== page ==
For grocers, 2022 was the year of the store brand. Sales of private label products continued their steady climb throughout the year, averaging 11.3% growth, nearly twice what national brands saw, according to a new report from the Private Label Manufacturers Association. Private label brands accounted for a record $228.6 billion in sales in the U.S. last year.
Some of the reasons for that growth are obvious, but others may be less so. Because of lower costs and perceptions of better value, store brand sales have traditionally increased during periods of economic hardship, and last year’s inflation surge undoubtedly changed shopping habits. But researchers note that while cost savings are the primary factor driving this consumer shift, they aren’t the only factor. As shoppers have become increasingly concerned about where and how their products were made, they’re also turning to private label goods because they see them as more sustainable.
It turns out shoppers really are paying attention to what’s on a label. In a new study, researchers from McKinsey and NielsenIQ found that products that make environmental, social and governance (ESG) claims experienced faster growth than products without them. This growth was especially pronounced in food and personal-care items, and interestingly, it was the highest for private label products. In 88% of product categories, private label items making ESG claims achieved disproportionate sales increases. Consumers’ preference for products making ESG claims was consistent across nearly all demographic groups, not just higher-income households.
The continued growth of private label hinges on brands and retailers’ ability to deliver on these expectations of sustainability. In response to clear consumer demand for ethical products, companies are increasingly prioritizing sustainable procurement, the practice of evaluating the environmental and social impact of their purchases and partnerships. New regulations, too, are spurring brands and retailers to more closely scrutinize their supplier base by holding them more directly accountable for the social and environmental footprint of their suppliers.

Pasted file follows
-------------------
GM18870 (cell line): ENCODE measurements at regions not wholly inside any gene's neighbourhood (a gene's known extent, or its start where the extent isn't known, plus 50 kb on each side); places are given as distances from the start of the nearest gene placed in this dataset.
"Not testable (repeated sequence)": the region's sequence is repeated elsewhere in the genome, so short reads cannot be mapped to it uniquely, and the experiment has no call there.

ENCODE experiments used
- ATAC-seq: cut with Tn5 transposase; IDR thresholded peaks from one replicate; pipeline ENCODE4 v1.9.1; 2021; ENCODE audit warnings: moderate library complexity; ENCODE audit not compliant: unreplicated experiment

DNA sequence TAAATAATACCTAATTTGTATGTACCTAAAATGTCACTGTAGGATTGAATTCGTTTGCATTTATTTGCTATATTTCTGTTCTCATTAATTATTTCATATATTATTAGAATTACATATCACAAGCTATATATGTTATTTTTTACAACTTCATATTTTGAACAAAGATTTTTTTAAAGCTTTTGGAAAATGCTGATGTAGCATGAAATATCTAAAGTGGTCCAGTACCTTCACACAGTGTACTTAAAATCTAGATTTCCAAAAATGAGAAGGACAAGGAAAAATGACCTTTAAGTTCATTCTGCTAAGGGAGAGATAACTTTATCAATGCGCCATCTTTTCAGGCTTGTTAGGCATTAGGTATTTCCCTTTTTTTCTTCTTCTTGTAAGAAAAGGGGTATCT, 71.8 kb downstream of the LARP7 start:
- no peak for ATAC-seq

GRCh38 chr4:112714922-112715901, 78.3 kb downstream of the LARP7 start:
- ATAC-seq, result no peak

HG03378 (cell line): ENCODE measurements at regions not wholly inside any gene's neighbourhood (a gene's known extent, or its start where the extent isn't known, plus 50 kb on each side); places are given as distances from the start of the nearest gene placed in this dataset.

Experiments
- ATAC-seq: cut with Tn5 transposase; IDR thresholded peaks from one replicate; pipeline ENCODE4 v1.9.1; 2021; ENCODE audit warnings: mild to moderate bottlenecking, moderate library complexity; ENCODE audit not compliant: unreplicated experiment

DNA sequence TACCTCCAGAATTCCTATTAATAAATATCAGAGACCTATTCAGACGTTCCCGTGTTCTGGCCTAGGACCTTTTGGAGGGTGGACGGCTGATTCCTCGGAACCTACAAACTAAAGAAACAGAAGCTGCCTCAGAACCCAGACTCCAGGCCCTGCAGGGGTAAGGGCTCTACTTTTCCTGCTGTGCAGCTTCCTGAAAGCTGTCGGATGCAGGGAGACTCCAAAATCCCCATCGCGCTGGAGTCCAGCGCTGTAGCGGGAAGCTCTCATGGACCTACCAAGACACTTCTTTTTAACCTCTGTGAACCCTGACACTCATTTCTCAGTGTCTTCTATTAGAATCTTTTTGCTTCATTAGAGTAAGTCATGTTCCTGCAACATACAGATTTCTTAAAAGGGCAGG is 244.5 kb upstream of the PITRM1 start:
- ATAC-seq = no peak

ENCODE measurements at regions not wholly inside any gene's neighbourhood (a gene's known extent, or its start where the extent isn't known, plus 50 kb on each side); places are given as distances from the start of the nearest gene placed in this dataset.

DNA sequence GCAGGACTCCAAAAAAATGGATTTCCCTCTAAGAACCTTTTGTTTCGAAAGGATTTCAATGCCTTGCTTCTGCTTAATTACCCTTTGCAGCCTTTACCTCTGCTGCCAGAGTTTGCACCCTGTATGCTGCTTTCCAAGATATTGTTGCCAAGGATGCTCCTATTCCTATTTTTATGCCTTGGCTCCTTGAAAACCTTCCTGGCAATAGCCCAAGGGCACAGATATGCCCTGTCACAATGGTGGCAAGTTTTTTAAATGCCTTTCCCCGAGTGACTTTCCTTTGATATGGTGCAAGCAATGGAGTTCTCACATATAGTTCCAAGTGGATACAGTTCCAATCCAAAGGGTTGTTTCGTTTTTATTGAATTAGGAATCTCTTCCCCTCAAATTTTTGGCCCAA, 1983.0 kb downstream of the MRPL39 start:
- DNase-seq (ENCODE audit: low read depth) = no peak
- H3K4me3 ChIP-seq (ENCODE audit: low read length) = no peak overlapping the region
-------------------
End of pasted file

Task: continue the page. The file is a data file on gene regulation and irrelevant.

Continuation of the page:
Enacted in January, Germany’s new Supply Chain Due Diligence Act (LkSG) requires companies to monitor their supply chain for both human rights and environmental abuses. A proposed European Union due diligence law would take on an even wider scope, obligating companies to monitor suppliers for both environmental and labor standards and ensure they’re adhering to the decarbonization path outlined by the Paris Climate Accords.
The United States is similarly cracking down on ethical abuses in the supply chain. The Uyghur Forced Labor Prevention Act (UFLPA), enacted last year, empowers U.S. Customs and Border Patrol to seize any imported merchandise goods suspected of coming about in whole or in part from forced labor services. Customs has outlined several imports of particular concern, including tomatoes from the Xinjiang region of China. That means any item even suspected of using these tomatoes could be subject to a Withhold Release Order (WRO).
Documentation Is Key
To avoid potential shipment detainments and prove no forced labor was used at any stage of production, brands and retailers must now have complete documentation of their suppliers, from raw materials to finished goods, and they need to be able to document the full chain of custody of materials, including where they were shipped from and where they were made.
A multi-enterprise platform enables that kind of traceability. These platforms create a window into an enterprise’s entire supplier base, from vendors to factories to raw material providers, and create the paper trail that brands and retailers need to demonstrate to both consumers and governments alike that their products are sourced responsibly. Amid tightening global regulations, my company TradeBeyond has seen a surge of interest in our platform’s supply chain mapping features, which grant enterprises a fuller understanding of their environmental footprint, including where their yarns and fabrics come from, how much carbon they’re emitting, and whether they’re making progress toward reducing water and cotton consumption.
A multi-enterprise platform enables sustainable procurement in other ways, as well. It also saves retailers and brands time by automating the onboarding process for vendors and factories and ensuring that all new suppliers have read and consented to the company’s terms. This way from the very earliest stages of working with a supplier, there’s total transparency about your ESG standards and expectations.
This software also enforces a company’s social and environmental standards by preventing merchandisers from booking orders with non-compliant suppliers and preventing shipping departments from booking shipments with these vendors. Successfully committing to sustainable procurement requires these kinds of safeguards. For too long, brands and retailers have been unable to verify the provenance of their products. Digitalization is the most failproof way for them to enforce higher procurement standards.
Rejean Provost is the team lead, ESG strategy for TradeBeyond.